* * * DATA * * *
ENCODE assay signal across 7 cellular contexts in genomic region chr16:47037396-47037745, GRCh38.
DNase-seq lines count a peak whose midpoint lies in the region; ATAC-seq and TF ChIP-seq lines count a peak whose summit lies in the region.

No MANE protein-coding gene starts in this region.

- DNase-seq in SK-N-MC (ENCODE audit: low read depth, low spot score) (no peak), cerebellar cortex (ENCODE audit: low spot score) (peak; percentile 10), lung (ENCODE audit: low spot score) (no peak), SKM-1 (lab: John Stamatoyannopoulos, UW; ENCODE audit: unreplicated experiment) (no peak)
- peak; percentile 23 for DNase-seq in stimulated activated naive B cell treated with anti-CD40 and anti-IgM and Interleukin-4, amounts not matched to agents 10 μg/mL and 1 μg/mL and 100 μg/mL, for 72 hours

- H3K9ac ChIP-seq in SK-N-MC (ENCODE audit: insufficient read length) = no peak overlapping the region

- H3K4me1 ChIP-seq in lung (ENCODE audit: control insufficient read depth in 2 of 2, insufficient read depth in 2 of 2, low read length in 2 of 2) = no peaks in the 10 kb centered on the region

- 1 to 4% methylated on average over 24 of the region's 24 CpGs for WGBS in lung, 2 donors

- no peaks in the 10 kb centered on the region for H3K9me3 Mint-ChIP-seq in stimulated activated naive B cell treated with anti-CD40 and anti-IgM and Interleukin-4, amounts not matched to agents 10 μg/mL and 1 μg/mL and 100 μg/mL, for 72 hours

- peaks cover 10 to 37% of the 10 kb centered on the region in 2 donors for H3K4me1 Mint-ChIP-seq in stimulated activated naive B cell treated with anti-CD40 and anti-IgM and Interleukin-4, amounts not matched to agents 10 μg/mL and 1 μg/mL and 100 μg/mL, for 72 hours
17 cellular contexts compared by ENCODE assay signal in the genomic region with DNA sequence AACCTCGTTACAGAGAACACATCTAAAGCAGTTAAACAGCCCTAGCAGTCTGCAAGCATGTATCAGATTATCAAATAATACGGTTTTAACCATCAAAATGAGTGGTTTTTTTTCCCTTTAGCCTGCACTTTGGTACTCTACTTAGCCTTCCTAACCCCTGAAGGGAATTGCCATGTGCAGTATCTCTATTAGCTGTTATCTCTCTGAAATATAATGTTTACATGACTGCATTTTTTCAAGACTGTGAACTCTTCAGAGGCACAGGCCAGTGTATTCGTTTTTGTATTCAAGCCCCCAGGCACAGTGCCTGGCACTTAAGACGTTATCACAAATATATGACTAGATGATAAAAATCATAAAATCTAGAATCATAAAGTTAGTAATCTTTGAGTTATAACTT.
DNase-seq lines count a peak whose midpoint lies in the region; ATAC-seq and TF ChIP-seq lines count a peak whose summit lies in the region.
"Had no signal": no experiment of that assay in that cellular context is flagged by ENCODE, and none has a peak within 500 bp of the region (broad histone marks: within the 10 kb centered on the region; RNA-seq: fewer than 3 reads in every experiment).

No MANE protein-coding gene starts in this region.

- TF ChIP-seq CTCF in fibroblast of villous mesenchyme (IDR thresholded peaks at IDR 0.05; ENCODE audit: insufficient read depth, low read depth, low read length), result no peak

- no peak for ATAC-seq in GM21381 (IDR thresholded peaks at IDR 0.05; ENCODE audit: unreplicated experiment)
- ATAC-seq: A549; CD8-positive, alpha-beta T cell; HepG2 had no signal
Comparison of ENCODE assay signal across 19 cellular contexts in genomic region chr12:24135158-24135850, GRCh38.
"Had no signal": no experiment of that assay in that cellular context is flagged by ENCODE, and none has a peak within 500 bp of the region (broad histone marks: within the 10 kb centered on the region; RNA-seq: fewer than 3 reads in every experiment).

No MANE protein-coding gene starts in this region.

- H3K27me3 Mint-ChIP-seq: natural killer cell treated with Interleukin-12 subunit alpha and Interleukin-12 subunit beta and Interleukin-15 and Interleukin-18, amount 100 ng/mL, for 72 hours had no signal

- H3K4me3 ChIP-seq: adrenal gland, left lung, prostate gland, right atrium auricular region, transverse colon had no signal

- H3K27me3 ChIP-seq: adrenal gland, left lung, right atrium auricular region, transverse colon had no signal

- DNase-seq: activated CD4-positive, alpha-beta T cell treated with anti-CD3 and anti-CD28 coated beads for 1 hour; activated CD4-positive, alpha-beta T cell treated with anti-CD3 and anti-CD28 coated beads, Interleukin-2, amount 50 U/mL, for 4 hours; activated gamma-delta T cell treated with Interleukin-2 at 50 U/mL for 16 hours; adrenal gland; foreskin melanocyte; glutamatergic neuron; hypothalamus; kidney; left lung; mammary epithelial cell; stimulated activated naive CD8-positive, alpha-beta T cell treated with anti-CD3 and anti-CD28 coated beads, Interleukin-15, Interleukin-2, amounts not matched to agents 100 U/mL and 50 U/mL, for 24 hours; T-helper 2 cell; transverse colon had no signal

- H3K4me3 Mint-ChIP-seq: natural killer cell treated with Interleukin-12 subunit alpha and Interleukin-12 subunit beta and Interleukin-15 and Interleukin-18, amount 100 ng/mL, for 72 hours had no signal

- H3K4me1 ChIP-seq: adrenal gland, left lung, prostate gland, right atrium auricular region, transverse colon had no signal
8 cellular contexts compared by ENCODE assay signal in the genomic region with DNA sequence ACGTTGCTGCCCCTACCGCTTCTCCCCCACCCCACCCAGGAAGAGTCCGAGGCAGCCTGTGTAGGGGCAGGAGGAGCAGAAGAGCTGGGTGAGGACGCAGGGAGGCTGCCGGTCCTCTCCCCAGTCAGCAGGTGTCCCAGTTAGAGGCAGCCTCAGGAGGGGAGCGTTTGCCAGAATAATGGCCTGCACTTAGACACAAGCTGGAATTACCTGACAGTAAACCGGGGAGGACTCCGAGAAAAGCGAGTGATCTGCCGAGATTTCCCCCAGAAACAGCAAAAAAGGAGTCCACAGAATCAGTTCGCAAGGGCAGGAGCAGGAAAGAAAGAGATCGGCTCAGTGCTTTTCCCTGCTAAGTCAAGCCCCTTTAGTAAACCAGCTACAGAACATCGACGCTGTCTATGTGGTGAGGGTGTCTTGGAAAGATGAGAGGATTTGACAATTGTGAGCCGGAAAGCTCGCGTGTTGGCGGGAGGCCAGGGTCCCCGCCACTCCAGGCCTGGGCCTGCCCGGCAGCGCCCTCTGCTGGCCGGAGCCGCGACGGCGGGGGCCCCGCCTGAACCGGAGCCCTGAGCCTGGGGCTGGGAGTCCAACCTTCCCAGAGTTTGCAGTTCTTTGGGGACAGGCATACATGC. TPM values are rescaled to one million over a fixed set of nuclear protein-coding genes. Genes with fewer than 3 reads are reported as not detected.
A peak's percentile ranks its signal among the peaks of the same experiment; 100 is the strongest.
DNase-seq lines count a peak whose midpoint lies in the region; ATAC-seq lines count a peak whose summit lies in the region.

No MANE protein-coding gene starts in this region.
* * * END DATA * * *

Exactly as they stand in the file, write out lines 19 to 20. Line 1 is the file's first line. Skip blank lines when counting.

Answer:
"Had no signal": no experiment of that assay in that cellular context is flagged by ENCODE, and none has a peak within 500 bp of the region (broad histone marks: within the 10 kb centered on the region; RNA-seq: fewer than 3 reads in every experiment).

No MANE protein-coding gene starts in this region.